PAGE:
Even a broken clock is right twice a day, and constitutional law scholar Mary Brigid McManamon insists Donald Trump’s right about Ted Cruz: The Canadian-born US senator is not eligible to be president.

But wait: don’t “most legal experts” agree that because Ted Cruz’s mother is an American citizen, that makes him a “natural-born citizen?” Back in March, a group of constitutional law experts — which included former Solicitors General Neal Katyal and Paul Clement — declared the matter settled:
“An individual born to a U.S. citizen parent — whether in California or Canada or the Canal Zone — is a U.S. citizen from birth and is fully eligible to serve as President.”

Prof. Mary Brigid McManamon: Ted Cruz Is Not A “Natural-Born Citizen,” According To US Constitutional Law.

But Mary Brigid McManamon dropped a bombshell on Tuesday, in her op-ed for the Washington PostThe constitutional law professor at Widener University’s Delaware Law School explains that the the phrase “natural-born citizen” derives from British common law, which jurists also look to for precedents when questions arise. And 18th-century British common law (from which our laws derive)  clearly defines “natural-born” as born within a country’s borders.

The concept of “natural born” comes from common law, and it is that law the Supreme Court has said we must turn to for the concept’s definition. On this subject, common law is clear and unambiguous. The 18th-century English jurist William Blackstone, the preeminent authority on it, declared natural-born citizens are “such as are born within the dominions of the crown of England,” while aliens are “such as are born out of it.”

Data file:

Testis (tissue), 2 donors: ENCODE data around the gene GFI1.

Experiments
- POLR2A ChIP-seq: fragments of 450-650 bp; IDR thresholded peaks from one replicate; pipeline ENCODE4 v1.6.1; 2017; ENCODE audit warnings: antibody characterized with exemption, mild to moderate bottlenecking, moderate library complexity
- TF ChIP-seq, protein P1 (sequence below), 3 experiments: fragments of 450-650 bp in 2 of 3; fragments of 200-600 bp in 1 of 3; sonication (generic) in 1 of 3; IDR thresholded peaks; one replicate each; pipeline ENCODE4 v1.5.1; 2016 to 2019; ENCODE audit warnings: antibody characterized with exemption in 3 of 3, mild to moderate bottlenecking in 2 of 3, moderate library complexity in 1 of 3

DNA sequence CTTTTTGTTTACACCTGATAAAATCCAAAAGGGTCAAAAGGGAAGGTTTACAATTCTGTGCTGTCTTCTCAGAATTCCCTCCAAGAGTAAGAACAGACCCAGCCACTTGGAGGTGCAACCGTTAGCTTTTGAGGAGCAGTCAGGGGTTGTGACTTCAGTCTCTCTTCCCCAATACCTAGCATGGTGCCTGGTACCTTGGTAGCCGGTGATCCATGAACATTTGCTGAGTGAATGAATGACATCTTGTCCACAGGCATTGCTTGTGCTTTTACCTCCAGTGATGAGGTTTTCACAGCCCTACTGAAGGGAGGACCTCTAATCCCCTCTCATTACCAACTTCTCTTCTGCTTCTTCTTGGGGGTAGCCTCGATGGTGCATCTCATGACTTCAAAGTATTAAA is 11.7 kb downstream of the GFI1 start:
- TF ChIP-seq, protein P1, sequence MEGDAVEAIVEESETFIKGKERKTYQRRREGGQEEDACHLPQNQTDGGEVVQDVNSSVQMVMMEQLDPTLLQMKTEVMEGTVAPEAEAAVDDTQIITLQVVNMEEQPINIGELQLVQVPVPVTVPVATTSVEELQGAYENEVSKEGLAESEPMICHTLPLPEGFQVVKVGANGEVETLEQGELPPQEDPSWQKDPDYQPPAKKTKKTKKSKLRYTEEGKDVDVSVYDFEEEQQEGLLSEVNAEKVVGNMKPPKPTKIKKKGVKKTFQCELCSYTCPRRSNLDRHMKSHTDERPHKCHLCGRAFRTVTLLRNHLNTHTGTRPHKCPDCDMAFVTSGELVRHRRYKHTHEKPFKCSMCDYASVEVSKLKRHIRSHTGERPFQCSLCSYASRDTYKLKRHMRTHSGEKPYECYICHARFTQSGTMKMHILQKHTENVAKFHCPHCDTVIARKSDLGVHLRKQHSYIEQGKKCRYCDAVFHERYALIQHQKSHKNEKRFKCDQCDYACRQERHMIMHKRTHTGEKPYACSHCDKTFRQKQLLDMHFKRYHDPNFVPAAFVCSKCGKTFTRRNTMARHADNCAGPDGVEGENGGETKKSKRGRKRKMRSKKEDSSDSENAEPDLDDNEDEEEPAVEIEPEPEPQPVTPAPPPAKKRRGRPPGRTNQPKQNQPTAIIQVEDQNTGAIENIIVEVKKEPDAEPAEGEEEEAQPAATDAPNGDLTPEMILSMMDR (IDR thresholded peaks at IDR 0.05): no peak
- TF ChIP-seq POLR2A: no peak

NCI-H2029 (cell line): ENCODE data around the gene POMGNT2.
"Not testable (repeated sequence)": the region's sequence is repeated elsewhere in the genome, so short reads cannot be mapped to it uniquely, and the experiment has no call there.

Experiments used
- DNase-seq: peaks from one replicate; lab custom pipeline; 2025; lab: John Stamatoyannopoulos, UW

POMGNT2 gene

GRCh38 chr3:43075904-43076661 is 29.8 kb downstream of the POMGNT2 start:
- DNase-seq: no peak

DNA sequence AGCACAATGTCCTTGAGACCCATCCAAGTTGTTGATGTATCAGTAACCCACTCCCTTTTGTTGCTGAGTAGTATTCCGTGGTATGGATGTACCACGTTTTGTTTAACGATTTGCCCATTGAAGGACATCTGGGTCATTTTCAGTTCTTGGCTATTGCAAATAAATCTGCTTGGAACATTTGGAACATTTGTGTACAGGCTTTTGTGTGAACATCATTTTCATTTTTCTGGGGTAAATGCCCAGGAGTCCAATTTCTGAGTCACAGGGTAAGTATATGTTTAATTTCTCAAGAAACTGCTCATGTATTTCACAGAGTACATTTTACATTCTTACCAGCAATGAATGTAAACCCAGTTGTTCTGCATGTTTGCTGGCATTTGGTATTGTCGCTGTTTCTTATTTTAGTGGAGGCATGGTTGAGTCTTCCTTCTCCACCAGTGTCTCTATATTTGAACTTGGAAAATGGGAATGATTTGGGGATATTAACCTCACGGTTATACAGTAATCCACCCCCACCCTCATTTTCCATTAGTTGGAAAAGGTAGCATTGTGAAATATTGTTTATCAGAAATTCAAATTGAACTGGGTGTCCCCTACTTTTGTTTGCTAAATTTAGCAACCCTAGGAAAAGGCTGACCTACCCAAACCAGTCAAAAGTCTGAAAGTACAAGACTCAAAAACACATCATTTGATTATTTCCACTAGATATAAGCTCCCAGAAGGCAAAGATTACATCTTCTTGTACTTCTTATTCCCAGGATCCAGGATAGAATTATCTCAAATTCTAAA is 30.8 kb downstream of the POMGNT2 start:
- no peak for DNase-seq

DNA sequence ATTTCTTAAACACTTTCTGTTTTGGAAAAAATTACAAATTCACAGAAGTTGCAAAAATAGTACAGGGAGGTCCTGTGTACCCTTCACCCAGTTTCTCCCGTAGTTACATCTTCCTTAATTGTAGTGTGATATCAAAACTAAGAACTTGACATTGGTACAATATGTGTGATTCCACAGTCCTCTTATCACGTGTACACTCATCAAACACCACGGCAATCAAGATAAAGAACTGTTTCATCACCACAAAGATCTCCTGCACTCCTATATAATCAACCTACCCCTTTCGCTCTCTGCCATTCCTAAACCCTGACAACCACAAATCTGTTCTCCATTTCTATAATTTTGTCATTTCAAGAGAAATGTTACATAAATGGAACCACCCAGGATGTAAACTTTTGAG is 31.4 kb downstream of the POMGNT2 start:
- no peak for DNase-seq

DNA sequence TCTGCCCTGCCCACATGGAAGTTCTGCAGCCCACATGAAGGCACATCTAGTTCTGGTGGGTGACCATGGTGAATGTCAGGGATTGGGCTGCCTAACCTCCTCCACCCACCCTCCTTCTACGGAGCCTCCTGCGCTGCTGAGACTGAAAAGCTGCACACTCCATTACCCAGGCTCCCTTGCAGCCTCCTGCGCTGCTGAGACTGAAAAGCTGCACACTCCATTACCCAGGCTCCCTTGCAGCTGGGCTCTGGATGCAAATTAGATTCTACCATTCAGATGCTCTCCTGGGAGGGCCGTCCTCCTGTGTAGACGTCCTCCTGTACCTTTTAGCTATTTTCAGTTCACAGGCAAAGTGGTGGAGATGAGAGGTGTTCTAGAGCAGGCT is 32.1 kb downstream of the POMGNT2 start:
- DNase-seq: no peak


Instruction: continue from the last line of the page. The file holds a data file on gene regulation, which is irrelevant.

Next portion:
McManamon’s interpretation of constitutional law also holds that the framers of the US Constitution assumed that being born in a country is what makes you a natural-born citizen of that country.

The key to this division is the assumption of allegiance to one’s country of birth. The Americans who drafted the Constitution adopted this principle for the United States. James Madison, known as the “father of the Constitution,” stated, “It is an established maxim that birth is a criterion of allegiance. . . . [And] place is the most certain criterion; it is what applies in the United States.”

In other words, Ted Cruz is a natural-born citizen of Canada, but not of the United States. When Cruz was born, he was automatically naturalized (a process that normally takes years) as a US citizen because one of his parents is a citizen. This is why he had dual citizenship until renouncing his Canadian citizenship in 2014. But, according to this expert on constitutional law, Ted Cruz can’t become president unless Congress amends the US Constitution.

Professor Mary Brigid McManamon flatly concludes:

Let me be clear: I am not a so-called birther. I am a legal historian. President Obama is without question eligible for the office he serves. The distinction between the president and Cruz is simple: The president was born within the United States, and the senator was born outside of it. That is a distinction with a difference.

Watch McManamon explain her reasoning on Wednesday’s edition of Lawrence O’Donnell’s The Last Word on MSNBC.

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